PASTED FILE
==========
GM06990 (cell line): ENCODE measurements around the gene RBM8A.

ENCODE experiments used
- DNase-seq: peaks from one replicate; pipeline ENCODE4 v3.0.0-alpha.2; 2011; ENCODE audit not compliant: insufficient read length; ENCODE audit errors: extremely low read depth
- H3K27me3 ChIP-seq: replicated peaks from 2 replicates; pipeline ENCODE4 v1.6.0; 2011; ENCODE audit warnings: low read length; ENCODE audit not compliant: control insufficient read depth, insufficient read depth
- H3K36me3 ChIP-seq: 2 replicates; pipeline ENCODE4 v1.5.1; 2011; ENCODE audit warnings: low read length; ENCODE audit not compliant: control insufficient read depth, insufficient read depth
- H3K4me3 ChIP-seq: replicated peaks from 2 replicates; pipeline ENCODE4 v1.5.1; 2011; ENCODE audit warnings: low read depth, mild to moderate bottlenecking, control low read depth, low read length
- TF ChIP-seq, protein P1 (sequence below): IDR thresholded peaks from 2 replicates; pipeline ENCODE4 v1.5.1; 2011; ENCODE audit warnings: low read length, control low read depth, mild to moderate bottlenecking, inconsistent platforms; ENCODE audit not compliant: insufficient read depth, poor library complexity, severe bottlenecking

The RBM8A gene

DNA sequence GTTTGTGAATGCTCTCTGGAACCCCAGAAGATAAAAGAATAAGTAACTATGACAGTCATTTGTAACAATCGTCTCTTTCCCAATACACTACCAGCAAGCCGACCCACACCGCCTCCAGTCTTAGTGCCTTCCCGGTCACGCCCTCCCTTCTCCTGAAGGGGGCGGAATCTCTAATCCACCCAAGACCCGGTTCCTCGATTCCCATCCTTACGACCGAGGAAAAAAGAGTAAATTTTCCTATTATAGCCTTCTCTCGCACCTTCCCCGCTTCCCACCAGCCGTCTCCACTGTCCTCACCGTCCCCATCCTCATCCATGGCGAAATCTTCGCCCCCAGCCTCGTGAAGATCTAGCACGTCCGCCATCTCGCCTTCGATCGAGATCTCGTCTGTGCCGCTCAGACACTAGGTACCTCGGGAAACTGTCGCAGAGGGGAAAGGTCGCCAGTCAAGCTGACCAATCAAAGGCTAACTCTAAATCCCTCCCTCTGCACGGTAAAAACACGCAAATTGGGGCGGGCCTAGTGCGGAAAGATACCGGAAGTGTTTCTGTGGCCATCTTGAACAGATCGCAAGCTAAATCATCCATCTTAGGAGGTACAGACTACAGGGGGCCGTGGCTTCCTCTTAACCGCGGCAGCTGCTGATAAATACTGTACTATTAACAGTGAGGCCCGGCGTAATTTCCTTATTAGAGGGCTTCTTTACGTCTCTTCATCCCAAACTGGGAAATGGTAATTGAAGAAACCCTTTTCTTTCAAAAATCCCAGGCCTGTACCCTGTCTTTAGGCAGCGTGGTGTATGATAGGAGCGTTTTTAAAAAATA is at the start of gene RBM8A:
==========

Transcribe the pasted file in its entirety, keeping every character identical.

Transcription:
GM06990 (cell line): ENCODE measurements around the gene RBM8A.

ENCODE experiments used
- DNase-seq: peaks from one replicate; pipeline ENCODE4 v3.0.0-alpha.2; 2011; ENCODE audit not compliant: insufficient read length; ENCODE audit errors: extremely low read depth
- H3K27me3 ChIP-seq: replicated peaks from 2 replicates; pipeline ENCODE4 v1.6.0; 2011; ENCODE audit warnings: low read length; ENCODE audit not compliant: control insufficient read depth, insufficient read depth
- H3K36me3 ChIP-seq: 2 replicates; pipeline ENCODE4 v1.5.1; 2011; ENCODE audit warnings: low read length; ENCODE audit not compliant: control insufficient read depth, insufficient read depth
- H3K4me3 ChIP-seq: replicated peaks from 2 replicates; pipeline ENCODE4 v1.5.1; 2011; ENCODE audit warnings: low read depth, mild to moderate bottlenecking, control low read depth, low read length
- TF ChIP-seq, protein P1 (sequence below): IDR thresholded peaks from 2 replicates; pipeline ENCODE4 v1.5.1; 2011; ENCODE audit warnings: low read length, control low read depth, mild to moderate bottlenecking, inconsistent platforms; ENCODE audit not compliant: insufficient read depth, poor library complexity, severe bottlenecking

The RBM8A gene

DNA sequence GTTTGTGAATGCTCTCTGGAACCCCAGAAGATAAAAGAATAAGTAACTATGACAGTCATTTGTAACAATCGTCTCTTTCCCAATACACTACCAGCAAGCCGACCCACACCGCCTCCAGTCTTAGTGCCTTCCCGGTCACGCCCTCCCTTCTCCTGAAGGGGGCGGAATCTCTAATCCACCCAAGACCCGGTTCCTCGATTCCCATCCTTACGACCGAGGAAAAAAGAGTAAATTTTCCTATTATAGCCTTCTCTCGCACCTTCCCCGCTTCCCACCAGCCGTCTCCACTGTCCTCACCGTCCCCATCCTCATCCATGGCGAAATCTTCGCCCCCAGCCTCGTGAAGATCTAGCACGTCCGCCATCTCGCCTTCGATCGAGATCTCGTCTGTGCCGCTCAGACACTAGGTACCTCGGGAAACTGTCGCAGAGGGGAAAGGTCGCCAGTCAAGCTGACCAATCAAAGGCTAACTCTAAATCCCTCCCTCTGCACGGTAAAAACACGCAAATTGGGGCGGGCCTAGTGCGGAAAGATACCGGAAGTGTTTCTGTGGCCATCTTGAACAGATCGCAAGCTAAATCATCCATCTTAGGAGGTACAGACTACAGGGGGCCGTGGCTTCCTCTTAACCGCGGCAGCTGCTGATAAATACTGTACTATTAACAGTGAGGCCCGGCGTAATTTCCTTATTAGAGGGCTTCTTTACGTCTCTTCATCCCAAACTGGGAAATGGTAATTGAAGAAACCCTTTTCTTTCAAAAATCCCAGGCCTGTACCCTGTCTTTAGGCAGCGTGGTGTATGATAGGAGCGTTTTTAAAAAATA is at the start of gene RBM8A: